Renalytix announces review data on kidney disease risk assessment test

Kidneys Social

Renalytix on Thursday announced the release of new data from case studies published in Diabetic Nephropathy that underscores the importance of early risk assessment and intervention in early chronic kidney disease (CKD) while highlighting the utility of Renalytix’s KidneyIntelX predictive test in clinical decisions.

KidneyIntelX combines a quantitative immunoassay with clinical data and uses a machine-learning algorithm to generate a patient-specific score for the five-year risk of progressive decline in kidney function in patients with early-stage diabetic kidney disease.

KidneyIntelX has received breakthrough device designation from the U.S. Food and Drug Administration (FDA); additionally, Renalytix has submitted for de novo marketing authorization for the test.

More than 850 million people globally have CKD; according to the Centers for Disease Control (CDC), it affects more than 37 million people -- 15% of the adult population -- in the U.S. Of those, 15 million have both CKD and type 2 diabetes; around 90% of these patients with diabetic kidney disease are in the early stages of CKD.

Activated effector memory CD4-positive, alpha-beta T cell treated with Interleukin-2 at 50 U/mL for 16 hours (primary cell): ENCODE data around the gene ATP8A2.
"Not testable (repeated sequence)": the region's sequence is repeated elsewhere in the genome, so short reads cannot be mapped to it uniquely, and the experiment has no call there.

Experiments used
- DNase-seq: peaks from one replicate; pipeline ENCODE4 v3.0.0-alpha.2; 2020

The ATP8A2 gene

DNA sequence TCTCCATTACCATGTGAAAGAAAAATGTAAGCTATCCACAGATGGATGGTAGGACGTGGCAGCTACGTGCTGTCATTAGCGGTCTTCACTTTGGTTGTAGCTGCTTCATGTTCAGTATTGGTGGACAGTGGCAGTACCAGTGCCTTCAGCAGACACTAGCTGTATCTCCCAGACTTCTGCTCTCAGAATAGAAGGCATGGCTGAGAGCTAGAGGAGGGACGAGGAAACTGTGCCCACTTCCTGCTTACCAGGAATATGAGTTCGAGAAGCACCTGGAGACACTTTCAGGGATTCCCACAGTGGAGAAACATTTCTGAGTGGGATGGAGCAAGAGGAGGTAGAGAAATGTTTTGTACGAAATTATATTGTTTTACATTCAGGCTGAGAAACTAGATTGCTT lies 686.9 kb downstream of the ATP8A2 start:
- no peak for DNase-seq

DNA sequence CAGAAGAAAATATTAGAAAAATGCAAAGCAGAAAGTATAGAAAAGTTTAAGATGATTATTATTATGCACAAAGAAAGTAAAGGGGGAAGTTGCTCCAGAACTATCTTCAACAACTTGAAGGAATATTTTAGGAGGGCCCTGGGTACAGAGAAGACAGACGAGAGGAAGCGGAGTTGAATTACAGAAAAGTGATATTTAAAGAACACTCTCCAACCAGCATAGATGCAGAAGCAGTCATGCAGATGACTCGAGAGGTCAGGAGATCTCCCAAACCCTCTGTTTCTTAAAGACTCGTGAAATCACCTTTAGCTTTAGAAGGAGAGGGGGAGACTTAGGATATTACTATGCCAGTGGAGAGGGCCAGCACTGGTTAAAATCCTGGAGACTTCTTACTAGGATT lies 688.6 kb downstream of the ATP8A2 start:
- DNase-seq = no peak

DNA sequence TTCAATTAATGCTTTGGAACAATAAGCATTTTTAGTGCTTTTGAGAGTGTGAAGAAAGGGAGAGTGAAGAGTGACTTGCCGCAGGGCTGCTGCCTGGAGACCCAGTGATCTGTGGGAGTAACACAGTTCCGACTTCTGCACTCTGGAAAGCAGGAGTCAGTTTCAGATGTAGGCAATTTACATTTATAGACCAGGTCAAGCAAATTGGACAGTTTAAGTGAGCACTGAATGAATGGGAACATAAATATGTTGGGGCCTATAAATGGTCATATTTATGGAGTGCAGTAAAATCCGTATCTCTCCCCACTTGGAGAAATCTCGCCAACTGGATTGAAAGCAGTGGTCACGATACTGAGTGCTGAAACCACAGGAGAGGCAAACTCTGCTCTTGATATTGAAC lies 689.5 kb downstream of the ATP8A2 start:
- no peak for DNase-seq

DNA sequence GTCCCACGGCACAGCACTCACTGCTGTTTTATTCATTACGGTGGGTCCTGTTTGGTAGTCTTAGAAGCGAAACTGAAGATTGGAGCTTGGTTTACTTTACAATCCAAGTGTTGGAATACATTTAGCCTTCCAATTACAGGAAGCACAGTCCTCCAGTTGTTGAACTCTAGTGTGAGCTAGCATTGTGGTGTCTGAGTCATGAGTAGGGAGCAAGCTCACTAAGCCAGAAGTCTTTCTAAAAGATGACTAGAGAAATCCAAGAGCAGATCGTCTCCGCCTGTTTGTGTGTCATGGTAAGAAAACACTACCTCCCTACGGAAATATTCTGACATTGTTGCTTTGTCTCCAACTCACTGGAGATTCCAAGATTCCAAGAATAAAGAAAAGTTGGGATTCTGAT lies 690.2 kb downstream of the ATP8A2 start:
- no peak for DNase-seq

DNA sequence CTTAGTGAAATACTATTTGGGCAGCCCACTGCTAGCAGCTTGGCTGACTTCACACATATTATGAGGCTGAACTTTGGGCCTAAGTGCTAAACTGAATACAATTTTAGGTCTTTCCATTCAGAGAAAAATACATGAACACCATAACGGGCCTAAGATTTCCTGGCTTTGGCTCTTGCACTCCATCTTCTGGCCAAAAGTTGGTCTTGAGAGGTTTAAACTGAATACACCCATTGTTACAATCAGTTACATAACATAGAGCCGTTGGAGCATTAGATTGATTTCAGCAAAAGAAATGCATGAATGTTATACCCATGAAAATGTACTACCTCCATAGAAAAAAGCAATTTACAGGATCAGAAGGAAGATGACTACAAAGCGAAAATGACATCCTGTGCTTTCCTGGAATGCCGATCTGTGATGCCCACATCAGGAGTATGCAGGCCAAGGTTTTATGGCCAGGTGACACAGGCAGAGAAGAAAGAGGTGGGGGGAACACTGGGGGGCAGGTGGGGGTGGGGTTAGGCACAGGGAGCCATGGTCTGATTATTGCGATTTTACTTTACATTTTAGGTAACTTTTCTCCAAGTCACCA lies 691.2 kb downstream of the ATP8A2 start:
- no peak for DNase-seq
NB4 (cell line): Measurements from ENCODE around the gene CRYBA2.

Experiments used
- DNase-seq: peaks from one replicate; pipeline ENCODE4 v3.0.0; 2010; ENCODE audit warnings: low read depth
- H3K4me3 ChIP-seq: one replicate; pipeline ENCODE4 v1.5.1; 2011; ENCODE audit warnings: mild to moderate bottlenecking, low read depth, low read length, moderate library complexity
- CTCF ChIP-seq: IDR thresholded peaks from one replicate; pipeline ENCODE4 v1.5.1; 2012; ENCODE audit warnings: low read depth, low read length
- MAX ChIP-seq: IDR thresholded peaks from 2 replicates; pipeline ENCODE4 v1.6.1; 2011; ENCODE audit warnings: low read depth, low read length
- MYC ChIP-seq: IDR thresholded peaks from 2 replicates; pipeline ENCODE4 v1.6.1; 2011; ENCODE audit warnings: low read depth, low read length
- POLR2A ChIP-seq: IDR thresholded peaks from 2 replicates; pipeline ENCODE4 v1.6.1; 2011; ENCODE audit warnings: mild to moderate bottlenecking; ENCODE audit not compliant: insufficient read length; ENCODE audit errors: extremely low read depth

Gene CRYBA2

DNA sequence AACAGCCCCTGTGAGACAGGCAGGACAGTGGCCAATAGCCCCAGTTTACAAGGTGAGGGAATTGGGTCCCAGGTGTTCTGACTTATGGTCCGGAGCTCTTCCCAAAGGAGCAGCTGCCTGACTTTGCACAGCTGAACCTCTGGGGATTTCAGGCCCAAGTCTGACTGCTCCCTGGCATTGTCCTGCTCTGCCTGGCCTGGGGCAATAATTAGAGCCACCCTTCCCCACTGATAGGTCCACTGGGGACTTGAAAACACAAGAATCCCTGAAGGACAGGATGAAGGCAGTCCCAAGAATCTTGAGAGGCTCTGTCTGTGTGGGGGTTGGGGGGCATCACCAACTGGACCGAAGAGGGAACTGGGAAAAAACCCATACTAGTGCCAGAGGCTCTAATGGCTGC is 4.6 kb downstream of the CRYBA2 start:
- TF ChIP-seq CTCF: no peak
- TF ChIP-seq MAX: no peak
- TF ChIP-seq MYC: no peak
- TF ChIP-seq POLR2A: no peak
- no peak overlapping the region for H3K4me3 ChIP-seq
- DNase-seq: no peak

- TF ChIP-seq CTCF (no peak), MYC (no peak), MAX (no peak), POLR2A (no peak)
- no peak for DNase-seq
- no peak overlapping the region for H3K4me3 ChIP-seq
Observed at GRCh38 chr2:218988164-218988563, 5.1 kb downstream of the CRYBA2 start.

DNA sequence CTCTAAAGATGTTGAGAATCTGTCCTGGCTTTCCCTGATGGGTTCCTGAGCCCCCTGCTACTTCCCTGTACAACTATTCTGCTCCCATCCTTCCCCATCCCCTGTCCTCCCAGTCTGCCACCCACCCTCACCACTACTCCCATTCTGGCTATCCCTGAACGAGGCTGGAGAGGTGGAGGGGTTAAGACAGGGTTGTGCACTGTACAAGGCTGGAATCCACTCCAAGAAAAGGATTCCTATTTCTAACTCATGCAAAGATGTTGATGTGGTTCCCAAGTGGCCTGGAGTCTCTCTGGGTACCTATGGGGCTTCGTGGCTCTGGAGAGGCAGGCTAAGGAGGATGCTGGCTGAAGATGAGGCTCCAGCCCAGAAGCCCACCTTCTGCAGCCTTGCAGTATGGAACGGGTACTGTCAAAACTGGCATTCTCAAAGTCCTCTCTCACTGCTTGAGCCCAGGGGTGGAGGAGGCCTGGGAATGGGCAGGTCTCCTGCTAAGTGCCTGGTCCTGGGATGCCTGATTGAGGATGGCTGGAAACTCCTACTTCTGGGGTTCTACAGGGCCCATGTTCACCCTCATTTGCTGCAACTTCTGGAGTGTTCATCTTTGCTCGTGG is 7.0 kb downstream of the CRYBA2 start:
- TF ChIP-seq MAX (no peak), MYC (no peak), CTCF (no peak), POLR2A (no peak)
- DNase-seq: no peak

The Diabetic Nephropathy article highlights the need for early clinical management for patients at higher risk of developing rapid kidney function decline. Furthermore, a review of the data underscored the effectiveness of KidneyIntelX in identifying patients at greatest risk of decline into kidney failure at the earlier stages, when progression can be slowed.

“Standard risk stratification tools for progression of kidney disease have limitations, and lack precision at an individual level,” the authors wrote in the article. “Individualized risk tools, such as KidneyIntelX, that incorporate well-validated prognostic protein biomarkers integrated with key clinical variables and are integrated into the electronic health record (EHR) can help address these challenges. KidneyIntelX can identify patients earlier in their disease course when intervention would be most impactful.”

The review also emphasized the importance of primary care in the fight against CKD, citing patient awareness and education about the condition as essential to early intervention in disease progression, as well as the need for accurate, robust risk assessment as guidance for primary care physicians to improve patient care and outcomes.

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